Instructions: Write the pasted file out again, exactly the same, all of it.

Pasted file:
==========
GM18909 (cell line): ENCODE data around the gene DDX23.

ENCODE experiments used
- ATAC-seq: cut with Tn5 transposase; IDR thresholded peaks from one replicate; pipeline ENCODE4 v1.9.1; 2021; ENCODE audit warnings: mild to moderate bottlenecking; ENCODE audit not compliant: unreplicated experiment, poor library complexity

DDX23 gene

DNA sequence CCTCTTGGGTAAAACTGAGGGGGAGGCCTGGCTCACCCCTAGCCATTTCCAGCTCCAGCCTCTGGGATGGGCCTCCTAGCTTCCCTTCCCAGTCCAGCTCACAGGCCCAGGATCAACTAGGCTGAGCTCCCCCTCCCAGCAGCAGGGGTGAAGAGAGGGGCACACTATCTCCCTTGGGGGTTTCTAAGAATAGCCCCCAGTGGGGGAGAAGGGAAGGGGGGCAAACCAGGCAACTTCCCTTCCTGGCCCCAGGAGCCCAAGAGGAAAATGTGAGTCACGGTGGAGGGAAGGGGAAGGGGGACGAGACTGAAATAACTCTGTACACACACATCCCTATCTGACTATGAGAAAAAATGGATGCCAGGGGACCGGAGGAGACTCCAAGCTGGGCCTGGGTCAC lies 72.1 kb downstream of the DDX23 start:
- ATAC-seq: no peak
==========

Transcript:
GM18909 (cell line): ENCODE data around the gene DDX23.

ENCODE experiments used
- ATAC-seq: cut with Tn5 transposase; IDR thresholded peaks from one replicate; pipeline ENCODE4 v1.9.1; 2021; ENCODE audit warnings: mild to moderate bottlenecking; ENCODE audit not compliant: unreplicated experiment, poor library complexity

DDX23 gene

DNA sequence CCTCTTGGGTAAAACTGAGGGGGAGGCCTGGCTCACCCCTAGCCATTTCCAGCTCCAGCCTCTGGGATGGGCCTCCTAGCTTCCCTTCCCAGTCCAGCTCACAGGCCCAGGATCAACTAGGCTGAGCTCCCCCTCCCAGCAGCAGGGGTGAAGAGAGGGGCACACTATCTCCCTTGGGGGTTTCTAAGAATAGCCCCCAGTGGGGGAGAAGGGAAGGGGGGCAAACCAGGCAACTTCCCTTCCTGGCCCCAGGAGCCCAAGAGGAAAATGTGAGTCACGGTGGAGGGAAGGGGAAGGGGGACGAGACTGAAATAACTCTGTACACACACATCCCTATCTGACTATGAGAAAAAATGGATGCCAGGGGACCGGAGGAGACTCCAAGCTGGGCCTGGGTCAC lies 72.1 kb downstream of the DDX23 start:
- ATAC-seq: no peak